Conservative EU top job hopeful Jan Zahradil said Donald Trump's approach to Iran is more successful than the bloc's current policy of "appeasement."
The Czech MEP, who is president of the Alliance of Conservatives and Reformists in Europe (ACRE), said he would pursue the U.S. president's stricter approach to Tehran's nuclear ambitions.
"I believe that we should be tougher," Zahradil told Euronews' Raw Questions. "If I was in charge ... I would advise the Commission to be tougher on Iran than the current Commission. Now it seems that Iran doesn't take us seriously."
The heavy metal music fan, who describes himself as a "Eurorealist" rather than a "Eurosceptic," is among those vying to land the EU's top job: president of the European Commission.
"A Eurosceptic is someone who completely rejects the entire European Union, completely rejects the entire idea of European integration, who wants to dissolve the EU," Zahradil explained. "A Eurorealist is someone who wants to improve it, change it, scale it back."
He added: "Sometimes states, national governments, national parliaments are better able to find solutions. I don't believe EU as a state or quasi-state entity, I believe in the EU as a free conglomerate of cooperating states."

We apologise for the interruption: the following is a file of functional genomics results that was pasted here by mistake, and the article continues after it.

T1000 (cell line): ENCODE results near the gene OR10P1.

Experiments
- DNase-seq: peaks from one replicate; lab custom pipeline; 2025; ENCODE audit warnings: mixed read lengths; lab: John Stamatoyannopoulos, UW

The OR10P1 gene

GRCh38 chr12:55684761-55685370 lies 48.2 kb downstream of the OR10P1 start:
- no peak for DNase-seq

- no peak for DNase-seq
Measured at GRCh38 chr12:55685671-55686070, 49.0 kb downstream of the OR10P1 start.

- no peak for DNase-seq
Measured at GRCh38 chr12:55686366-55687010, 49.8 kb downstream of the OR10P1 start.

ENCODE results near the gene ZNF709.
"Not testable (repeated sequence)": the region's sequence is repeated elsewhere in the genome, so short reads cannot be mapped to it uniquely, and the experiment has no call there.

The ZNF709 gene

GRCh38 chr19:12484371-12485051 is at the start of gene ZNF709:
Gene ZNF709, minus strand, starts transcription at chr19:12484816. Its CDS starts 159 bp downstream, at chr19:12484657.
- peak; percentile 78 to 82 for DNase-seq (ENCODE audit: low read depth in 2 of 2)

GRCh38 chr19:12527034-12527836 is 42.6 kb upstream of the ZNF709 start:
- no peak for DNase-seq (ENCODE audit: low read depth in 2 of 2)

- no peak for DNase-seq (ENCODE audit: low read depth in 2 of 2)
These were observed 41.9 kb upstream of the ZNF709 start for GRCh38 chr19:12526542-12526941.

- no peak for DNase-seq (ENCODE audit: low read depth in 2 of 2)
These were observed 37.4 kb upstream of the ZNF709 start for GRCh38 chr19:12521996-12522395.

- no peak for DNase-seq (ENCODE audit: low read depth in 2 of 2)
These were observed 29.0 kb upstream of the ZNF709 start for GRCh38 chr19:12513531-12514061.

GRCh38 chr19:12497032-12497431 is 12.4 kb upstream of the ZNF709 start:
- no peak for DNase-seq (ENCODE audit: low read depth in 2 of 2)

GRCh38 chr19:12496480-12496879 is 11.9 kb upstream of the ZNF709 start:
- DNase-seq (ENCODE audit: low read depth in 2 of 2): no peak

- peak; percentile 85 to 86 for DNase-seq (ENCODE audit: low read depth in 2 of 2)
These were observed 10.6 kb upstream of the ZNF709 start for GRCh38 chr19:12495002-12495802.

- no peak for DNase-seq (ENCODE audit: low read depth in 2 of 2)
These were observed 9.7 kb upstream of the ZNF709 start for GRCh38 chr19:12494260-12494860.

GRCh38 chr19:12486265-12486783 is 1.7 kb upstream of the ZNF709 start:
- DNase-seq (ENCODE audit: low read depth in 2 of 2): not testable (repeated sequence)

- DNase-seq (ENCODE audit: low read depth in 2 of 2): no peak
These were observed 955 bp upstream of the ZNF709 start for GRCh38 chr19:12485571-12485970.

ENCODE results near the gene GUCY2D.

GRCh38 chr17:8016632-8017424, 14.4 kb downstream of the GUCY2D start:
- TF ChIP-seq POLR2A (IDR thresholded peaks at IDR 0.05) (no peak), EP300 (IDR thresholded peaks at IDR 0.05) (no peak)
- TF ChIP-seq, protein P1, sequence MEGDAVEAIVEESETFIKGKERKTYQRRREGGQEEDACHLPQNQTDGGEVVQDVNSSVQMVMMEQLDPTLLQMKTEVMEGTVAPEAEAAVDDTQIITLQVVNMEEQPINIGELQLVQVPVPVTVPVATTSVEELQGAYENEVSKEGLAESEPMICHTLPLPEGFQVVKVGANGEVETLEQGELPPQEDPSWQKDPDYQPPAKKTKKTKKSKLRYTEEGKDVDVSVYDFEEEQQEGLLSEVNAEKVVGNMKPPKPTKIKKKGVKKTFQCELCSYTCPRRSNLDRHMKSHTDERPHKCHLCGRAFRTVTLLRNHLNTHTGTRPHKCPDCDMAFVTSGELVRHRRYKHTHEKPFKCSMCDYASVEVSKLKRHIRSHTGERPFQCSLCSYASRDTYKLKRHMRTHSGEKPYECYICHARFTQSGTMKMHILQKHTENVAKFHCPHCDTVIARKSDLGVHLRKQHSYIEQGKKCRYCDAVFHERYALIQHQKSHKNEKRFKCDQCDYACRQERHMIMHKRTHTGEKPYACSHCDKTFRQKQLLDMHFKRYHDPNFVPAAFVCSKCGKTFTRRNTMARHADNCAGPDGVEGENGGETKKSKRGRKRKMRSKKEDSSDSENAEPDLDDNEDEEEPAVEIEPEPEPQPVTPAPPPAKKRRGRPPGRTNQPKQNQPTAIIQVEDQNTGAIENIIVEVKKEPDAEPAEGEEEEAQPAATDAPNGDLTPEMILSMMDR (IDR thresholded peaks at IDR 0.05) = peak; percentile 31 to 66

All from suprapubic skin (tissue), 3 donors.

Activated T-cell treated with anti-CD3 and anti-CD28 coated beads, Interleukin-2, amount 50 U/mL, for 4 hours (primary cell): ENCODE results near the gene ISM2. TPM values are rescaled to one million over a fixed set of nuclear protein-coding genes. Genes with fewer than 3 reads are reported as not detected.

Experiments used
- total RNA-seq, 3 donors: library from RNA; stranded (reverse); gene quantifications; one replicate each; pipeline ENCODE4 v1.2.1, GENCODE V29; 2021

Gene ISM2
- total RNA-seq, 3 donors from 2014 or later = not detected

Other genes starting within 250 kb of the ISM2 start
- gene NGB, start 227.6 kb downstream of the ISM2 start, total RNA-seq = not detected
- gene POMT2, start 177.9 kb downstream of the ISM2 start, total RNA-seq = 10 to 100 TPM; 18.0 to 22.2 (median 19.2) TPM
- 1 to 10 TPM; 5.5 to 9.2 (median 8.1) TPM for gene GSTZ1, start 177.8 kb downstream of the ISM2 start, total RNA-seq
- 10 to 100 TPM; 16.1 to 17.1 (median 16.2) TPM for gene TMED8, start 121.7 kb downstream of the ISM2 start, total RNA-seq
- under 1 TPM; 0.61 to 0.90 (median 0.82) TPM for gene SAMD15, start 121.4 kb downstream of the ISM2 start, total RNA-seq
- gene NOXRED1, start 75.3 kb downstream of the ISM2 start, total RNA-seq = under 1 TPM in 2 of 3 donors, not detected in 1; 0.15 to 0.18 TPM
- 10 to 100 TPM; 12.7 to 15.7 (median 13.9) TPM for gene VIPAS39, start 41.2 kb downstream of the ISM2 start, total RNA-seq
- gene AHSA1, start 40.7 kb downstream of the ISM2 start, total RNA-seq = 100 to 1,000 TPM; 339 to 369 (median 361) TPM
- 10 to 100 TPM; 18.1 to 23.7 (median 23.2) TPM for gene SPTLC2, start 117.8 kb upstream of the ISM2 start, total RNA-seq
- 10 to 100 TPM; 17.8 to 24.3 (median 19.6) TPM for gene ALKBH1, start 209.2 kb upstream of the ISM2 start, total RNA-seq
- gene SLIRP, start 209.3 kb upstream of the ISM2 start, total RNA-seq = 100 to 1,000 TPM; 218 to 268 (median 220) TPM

'Not a nationalist'
He described Hungarian far-right leader Viktor Orban as smart but denied he was nationalist, insisting: "I'm not a nationalist, I'm a patriot." He also ruled out any post-election parliamentary deal with Le Pen.
Europe should embrace the diversity of economies and social viewpoints rather than trying to standardise them with measures such as a pan-European minimum salary, Zahradil said.
"I believe we should be sensitive when it comes to moral and social issues because we are not the same," he said. "Some societies are more liberal, some are more conservative and we should not just try to put them in one line."
Former Belgian prime minister Guy Verhoftstadt on Monday put forward his vision of a United States of Europe but insisted he did not want to create a European superstate. He described himself as a “Eurosceptic” who seeks smaller government, instead of the current Commission.